President Trump Directs Federal Agencies to Solicit Input from the Manufacturing Sector on Streamlined Permitting and the Reduction of Regulatory Burdens
In his first week in office, President Trump has signed several Presidential Memoranda and Executive Orders aimed at encouraging domestic infrastructure development. Many of these executive actions direct federal agencies to adhere to a pair of central tenets, i.e., expedited review for high priority infrastructure projects and the use of U.S. materials and equipment. The “Presidential Memorandum Streamlining Permitting and Reducing Regulatory Burdens for Domestic Manufacturing” signed on January 24, 2017, expands on these themes and directs federal agencies to undertake a notice and comment period, during which U.S. manufacturers can engage and share their thoughts on how the federal government can best support the expansion of domestic manufacturing.
The directive from President Trump is broad and covers all federal agencies that could impact the manufacturing sector. Companies in the manufacturing sector might consider developing a strategy for federal engagement and formulating comments on potentially burdensome federal regulatory programs, including, as just a few examples, the Clean Air Act’s New Source Review program, conservation programs administered by the Department of Energy, labeling requirements from the Food and Drug Administration, and Department of Labor programs.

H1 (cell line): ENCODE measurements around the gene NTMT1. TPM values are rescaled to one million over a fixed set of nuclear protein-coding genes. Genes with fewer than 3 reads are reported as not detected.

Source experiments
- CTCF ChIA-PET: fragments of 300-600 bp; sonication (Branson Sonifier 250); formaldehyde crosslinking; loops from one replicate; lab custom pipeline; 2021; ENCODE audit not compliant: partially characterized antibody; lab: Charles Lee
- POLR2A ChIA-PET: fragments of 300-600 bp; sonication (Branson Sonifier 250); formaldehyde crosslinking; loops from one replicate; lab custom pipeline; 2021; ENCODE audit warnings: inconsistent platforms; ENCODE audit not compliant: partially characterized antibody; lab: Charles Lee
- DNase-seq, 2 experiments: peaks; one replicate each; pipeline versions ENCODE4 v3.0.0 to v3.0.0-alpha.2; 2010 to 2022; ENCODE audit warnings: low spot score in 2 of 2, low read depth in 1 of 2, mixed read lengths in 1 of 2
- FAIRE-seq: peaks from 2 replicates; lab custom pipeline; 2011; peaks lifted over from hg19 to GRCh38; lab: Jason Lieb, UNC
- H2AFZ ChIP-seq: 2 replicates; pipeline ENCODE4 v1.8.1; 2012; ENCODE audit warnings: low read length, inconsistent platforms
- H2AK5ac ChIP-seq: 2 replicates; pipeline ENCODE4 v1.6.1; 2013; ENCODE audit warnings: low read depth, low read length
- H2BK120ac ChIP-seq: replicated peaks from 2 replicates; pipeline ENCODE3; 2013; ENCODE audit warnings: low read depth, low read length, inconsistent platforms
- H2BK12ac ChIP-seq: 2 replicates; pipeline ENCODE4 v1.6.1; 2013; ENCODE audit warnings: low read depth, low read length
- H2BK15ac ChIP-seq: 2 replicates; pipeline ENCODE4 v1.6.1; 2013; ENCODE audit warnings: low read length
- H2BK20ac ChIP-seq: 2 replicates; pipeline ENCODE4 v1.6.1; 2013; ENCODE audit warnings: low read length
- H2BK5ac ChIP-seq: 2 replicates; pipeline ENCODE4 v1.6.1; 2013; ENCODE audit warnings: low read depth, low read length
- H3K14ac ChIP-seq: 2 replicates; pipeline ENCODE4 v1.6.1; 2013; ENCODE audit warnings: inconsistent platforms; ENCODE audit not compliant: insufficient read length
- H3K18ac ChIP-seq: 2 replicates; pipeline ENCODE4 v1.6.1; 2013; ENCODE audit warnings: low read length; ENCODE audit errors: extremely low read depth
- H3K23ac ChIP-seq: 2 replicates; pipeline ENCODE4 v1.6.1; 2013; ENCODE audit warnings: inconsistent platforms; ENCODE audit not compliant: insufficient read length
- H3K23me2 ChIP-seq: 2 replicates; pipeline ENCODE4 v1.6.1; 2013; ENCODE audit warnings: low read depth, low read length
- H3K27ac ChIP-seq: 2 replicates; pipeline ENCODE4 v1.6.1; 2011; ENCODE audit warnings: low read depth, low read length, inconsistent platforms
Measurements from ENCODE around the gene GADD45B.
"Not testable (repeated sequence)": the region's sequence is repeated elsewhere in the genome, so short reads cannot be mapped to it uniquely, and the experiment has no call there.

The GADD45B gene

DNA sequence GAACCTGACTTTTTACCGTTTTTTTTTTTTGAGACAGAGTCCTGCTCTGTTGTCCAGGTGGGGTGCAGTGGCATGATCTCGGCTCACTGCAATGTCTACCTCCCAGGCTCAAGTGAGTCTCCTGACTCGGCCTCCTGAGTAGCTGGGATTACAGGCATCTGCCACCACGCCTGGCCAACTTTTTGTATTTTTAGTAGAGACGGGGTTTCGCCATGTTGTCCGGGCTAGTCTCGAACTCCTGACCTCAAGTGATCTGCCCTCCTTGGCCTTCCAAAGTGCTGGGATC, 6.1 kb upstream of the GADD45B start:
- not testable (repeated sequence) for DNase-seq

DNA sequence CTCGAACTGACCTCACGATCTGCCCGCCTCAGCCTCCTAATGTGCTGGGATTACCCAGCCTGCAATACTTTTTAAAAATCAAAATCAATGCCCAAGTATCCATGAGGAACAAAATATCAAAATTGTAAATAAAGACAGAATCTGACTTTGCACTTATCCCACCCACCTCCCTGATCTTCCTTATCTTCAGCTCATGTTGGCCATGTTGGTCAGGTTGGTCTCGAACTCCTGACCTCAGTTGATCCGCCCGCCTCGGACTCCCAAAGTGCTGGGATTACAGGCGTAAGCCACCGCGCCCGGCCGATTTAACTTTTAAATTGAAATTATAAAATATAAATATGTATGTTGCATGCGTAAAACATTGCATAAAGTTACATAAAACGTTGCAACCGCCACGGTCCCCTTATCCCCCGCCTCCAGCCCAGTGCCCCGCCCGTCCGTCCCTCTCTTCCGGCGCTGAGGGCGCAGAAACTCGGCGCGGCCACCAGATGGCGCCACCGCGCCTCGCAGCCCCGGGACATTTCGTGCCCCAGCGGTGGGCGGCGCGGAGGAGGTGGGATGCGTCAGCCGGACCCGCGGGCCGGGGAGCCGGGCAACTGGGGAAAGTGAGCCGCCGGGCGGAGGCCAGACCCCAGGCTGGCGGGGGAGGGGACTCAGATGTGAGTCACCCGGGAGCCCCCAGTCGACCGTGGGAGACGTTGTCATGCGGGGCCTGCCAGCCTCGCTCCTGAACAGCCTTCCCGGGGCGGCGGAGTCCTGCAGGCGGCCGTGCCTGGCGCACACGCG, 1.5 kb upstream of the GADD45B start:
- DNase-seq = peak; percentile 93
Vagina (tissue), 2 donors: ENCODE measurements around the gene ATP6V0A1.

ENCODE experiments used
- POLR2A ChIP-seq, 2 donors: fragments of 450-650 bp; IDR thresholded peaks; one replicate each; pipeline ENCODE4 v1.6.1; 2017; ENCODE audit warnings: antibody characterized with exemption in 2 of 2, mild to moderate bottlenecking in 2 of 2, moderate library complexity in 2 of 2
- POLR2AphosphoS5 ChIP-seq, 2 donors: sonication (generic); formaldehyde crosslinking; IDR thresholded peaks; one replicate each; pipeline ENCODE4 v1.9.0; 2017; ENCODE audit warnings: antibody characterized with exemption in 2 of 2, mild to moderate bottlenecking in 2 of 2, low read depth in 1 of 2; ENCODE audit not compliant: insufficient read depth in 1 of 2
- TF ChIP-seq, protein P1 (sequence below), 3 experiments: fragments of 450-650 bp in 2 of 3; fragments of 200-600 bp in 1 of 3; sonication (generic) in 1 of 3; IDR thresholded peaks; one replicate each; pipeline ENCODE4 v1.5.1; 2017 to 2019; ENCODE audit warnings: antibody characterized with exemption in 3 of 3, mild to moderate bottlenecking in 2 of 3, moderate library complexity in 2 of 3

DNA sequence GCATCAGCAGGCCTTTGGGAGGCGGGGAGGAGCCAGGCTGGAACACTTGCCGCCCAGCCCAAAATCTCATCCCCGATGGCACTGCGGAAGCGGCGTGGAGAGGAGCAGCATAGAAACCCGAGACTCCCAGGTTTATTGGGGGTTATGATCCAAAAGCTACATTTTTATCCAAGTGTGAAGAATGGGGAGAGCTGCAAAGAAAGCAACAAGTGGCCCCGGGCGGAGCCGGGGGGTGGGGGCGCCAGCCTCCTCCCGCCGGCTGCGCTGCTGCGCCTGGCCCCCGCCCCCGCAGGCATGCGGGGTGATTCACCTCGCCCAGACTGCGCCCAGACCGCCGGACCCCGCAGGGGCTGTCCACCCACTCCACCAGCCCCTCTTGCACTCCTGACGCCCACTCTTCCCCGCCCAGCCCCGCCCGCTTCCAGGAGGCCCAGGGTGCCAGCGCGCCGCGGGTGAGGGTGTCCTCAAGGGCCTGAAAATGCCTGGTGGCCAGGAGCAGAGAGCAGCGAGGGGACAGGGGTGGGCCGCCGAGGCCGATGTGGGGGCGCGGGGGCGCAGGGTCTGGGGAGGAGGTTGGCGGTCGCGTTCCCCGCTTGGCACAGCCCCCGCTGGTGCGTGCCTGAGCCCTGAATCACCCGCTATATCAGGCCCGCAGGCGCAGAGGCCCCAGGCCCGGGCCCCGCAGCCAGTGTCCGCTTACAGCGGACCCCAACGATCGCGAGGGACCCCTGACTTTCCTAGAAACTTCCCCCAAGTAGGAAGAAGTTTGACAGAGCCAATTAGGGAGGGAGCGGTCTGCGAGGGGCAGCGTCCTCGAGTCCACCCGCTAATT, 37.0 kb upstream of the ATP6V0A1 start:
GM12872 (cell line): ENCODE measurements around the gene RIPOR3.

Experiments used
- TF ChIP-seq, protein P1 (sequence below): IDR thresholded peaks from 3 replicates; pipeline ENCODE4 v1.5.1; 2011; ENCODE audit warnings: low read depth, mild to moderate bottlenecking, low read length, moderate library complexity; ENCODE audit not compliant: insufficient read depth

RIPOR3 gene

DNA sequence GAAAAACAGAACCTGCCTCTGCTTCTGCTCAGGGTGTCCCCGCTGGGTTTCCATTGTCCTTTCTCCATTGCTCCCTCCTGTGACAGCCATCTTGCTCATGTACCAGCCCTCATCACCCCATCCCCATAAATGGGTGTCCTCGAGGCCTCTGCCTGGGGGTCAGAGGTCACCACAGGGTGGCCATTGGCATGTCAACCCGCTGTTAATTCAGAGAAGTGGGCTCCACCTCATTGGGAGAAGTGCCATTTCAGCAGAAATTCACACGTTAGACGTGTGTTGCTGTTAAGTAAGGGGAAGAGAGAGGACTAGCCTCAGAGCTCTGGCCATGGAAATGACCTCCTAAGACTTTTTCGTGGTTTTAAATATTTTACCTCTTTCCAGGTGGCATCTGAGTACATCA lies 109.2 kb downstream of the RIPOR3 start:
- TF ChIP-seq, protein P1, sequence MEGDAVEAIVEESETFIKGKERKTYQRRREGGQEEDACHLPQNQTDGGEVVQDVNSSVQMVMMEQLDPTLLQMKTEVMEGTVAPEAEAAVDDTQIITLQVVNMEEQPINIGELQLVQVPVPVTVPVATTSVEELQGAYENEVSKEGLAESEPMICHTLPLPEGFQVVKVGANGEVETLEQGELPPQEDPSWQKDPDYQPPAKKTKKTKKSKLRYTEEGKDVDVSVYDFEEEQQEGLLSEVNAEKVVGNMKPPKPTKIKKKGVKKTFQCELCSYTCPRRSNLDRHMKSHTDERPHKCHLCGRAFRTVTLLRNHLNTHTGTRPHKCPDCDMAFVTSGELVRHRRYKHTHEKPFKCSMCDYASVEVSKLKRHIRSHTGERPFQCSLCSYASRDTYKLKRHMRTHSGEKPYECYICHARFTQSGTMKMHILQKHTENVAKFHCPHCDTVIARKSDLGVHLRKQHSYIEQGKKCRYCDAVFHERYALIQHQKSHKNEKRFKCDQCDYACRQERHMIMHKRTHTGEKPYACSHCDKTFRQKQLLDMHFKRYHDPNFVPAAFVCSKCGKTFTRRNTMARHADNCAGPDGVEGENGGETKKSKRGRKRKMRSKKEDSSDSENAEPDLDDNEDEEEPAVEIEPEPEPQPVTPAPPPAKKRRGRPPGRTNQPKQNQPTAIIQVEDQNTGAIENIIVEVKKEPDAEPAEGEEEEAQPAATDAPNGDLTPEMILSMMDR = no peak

60-Day Comment Period on Reducing the Federal Regulatory Burden
Section 2 of the Presidential Memo on Manufacturing directs the heads of all federal agencies to (1) expedite reviews and approvals for proposals to build new or expand existing manufacturing facilities; and (2) reduce regulatory burdens affecting domestic manufacturing. To accomplish this, President Trump has directed federal agencies to open a 60-day comment period, during which the manufacturing sector can offer thoughts on what federal actions can be undertaken to streamline permitting and reduce regulatory burdens for domestic manufacturers.